Baker's City Bites: 11-10-21- Cave Edition
It has been another relatively quiet week of news coming out of St. Louis CITY SC so this might actually be bite sized for once. On the field, our Academy was in action both days this past weekend with the U-17s traveling to Houston, and the U-16s played a friendly against fellow local club St. Louis Maritsa FC. The MLS season has also wrapped after a fateful Decision Day this past Sunday. We now officially have one full regular season of MLS before STL CITY kicks off! One of the more interesting conversations that took place this week both on social media and on the CITY app, were some deep dives on a massive cave system that still exists to this day, below our entire city and region. This topic has been discussed on FX Council meetings and since it was highlighted in the app, it seems appropriate to look at what this is all about and why we as CITY fans should take note.
First though, the Academy match on Saturday featured our U-17s heading down south to Houston to face the Dynamo Academy. While the Dynamo's MLS club is sharing the cellar of the league with fellow Texas teams Austin and FC Dallas, their academy proved a good challenge for our U-17s. Our boys came away with a point off the back of a fantastic early goal from Anthony Faupel, assisted by Miguel Perez, and a late first half goal off a heads up play to disrupt their defense by Nathan Ferguson.
This second goal was also exciting to have play out, as CITY had allowed a tying goal just minutes before. Recovering and keeping high intensity after a goal allowed is a trait this club continues to display. Full match day recap from the club can be found here.
Our U-16 squad was in action at Creve Coeur Soccer Complex on Sunday against St. Louis Maritsa FC in an unannounced friendly. Maritsa is currently working their way through qualifying in the 2022 version of the historic US Open Cup. They will play next against Lynchburg FC of Virginia, in VA, the weekend of November 20/21. This was a good test for both squads in a high scoring, intense, and at times chirpy, matchup. For some play by play, I would recommend checking out the Twitter thread by my friend Stuart Hultgren, who attended the matchup here.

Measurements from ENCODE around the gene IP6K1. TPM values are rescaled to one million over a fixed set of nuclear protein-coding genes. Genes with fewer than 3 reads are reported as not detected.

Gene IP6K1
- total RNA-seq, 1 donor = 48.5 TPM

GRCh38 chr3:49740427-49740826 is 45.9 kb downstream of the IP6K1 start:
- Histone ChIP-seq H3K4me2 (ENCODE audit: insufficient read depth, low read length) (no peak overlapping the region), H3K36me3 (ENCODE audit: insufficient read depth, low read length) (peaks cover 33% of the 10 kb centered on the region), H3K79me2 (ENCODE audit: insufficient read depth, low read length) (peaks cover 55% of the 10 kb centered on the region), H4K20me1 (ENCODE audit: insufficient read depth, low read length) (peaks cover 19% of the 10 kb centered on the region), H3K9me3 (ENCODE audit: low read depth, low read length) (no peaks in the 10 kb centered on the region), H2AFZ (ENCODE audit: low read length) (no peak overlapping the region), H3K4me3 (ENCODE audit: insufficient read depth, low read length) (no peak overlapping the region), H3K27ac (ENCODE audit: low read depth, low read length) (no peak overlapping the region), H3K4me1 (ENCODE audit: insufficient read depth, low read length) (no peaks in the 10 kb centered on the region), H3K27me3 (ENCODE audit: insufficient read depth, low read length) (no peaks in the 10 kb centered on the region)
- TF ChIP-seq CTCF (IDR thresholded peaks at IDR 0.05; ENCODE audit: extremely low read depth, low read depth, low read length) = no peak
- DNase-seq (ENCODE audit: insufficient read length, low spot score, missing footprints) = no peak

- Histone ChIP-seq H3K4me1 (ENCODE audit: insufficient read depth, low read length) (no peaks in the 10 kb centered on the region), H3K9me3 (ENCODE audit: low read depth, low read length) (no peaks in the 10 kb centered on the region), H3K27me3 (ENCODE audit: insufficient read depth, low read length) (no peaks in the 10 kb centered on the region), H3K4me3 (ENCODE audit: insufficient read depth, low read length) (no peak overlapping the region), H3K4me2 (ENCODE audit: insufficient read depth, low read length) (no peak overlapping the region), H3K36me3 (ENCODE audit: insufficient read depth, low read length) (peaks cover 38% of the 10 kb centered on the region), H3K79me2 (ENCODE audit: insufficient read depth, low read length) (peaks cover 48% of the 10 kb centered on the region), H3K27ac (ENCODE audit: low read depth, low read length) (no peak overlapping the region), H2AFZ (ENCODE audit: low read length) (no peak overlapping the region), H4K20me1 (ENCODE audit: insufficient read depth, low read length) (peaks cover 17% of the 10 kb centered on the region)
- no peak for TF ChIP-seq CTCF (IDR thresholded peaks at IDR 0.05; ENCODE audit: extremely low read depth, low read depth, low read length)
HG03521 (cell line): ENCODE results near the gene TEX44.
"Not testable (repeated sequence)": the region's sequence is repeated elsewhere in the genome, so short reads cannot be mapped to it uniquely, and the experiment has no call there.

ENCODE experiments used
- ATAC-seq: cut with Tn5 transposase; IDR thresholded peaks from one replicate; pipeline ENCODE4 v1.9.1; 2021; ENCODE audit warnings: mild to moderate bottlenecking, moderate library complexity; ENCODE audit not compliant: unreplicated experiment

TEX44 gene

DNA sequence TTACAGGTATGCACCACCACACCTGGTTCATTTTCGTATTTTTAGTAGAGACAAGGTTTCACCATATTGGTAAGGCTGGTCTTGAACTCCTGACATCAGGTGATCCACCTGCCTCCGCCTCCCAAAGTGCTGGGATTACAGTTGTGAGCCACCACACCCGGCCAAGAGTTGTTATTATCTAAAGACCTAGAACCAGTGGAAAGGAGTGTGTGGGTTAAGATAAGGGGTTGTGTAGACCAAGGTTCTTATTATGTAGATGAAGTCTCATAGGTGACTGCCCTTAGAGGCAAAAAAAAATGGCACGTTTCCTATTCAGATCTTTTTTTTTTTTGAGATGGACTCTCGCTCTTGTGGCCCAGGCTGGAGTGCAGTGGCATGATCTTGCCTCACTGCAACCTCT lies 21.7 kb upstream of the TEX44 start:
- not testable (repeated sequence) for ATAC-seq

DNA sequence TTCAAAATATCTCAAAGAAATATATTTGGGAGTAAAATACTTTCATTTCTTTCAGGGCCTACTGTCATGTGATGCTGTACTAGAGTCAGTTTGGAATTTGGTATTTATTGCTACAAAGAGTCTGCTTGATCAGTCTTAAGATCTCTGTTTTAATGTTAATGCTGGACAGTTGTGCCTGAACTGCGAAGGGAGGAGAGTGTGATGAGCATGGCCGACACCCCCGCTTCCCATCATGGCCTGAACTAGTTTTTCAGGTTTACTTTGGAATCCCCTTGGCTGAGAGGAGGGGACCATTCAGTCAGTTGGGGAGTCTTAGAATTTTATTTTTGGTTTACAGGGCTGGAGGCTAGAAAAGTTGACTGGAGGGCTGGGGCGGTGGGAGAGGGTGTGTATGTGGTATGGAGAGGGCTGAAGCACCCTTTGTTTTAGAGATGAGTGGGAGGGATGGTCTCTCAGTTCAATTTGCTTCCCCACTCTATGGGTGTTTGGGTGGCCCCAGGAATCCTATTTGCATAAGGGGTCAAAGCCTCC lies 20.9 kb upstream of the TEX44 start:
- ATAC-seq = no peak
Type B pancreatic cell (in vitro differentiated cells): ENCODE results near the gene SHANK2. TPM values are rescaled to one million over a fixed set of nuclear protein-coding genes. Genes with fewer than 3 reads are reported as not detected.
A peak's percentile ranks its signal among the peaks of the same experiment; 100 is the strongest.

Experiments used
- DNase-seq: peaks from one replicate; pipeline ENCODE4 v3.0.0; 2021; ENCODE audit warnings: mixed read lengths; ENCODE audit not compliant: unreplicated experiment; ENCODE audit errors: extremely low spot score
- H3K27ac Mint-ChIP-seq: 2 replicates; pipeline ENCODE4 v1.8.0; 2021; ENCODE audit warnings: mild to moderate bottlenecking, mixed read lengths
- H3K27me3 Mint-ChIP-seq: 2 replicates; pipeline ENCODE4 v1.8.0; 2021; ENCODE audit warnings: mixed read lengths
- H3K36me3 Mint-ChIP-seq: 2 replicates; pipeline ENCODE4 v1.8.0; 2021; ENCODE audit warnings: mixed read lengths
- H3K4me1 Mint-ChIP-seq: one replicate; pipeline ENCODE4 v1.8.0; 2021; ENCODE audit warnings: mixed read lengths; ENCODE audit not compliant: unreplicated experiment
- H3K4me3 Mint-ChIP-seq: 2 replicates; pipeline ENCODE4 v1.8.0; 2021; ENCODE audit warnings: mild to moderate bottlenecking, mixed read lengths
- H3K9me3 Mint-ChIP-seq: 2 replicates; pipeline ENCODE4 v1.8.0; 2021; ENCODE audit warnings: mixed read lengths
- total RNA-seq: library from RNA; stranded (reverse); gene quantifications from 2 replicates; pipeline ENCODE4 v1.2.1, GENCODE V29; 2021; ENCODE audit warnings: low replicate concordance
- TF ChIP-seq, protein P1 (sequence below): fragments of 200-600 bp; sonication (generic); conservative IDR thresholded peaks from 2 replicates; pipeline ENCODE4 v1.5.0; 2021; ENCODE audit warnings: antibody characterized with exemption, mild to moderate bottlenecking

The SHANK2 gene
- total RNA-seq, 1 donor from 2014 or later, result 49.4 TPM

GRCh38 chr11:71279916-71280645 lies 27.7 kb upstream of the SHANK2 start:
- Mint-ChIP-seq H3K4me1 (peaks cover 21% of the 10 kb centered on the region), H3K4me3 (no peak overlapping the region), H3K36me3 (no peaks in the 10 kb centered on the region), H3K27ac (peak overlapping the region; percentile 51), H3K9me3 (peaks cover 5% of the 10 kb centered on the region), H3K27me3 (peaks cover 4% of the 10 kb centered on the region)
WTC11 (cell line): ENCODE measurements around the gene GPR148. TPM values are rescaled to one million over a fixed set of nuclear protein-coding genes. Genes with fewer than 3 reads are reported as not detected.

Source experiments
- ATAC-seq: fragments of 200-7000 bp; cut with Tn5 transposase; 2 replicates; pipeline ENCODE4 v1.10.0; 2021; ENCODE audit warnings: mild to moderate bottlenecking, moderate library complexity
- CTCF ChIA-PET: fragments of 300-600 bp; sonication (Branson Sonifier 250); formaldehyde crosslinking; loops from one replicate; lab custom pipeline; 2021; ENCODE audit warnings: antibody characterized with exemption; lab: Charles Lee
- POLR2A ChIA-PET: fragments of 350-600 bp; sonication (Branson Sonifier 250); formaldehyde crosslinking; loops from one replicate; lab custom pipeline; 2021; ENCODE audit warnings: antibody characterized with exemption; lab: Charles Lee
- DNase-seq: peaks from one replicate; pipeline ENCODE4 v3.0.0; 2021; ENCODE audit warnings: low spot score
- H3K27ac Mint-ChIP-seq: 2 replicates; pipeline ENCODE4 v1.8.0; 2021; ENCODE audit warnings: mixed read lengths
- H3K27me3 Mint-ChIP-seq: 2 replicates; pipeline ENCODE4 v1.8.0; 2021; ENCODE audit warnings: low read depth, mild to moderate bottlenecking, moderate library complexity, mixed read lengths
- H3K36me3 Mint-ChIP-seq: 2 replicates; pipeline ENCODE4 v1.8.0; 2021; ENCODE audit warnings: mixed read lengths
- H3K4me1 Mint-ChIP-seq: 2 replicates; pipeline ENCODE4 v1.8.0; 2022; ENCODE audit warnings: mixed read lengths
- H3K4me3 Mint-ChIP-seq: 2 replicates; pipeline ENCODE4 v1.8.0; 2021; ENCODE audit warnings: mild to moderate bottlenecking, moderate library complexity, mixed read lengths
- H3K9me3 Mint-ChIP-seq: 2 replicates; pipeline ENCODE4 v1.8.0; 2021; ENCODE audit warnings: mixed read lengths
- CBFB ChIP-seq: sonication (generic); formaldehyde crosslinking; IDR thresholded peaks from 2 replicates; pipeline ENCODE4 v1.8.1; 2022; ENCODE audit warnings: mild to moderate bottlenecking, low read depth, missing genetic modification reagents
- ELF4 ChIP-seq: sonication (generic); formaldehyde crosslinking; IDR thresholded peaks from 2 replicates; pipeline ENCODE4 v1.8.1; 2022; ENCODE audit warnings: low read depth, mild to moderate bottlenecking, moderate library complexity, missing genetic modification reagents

Twice this past week, the CITY app featured stories on their feed regarding caves. Missouri is known as the Cave State, with over 6,400 caves, but what remains somewhat of an unknown to a good number of residents in and around the City, is that the City of St. Louis itself used to be home to an untold amount of underground cave systems. There have been explorations and excursions to attempt to explore and map these cave systems for over a hundred years, but due to highway construction and other urban development, a huge amount of these cave systems has been filled in and sealed off. A Missouri Speleological Survey has said that there are 37 caves that remain in the city. A magnificent, but out of print book called Lost Caves of St. Louis, mapped 21 cavern entrance locations throughout various city neighborhoods.
Some of the most famous caverns include the Cherokee Cave, Minnehaha Cave, Lemp Cave, George Schneider Cave, and English Cave. As this article details, 24 of the city's caves have been associated with brewing, most notably the Lemp Brewery. For a city with such a rich history of brewing, the relationship between breweries and the city's cave systems should never be understated. There are plenty of other great articles about our city's caverns including this on the English Cave, these letters from the Missouri History Museum from the 1940s and even this article theorizing that our cave systems were part of the Underground Railroad, assisting slaves in their path to freedom.
While these are magnificent stories and details that are a foundational part of the history of St. Louis and run quite literally right below our feet, the question is, other than the deep connection to the city itself, why did our soccer club feature caves so heavily in their app last week? The 2nd image they posted is the answer. During construction of the stadium, less than a year ago, they discovered a natural spring directly below the stadium. Like other caves throughout the area that provided access to natural springs and water sources, at one point during construction the project superintendent said water was flowing at about 86 gallons per minute from below ground. The connection that CITY has somewhat coincidentally made to the rest of the city via underground cave systems is one of the most unique things that exist in the story of our stadium site. More specifically, the fact that directly in front of that north end supporter's section, somewhere below what will be the left side of the penalty box, was that huge cave opening and entrance to the spring during construction. While obviously sealed and closed now, its existence will always remain one of the most fascinating DYKs that our fans will be able to retell for years to come.
By Matt Baker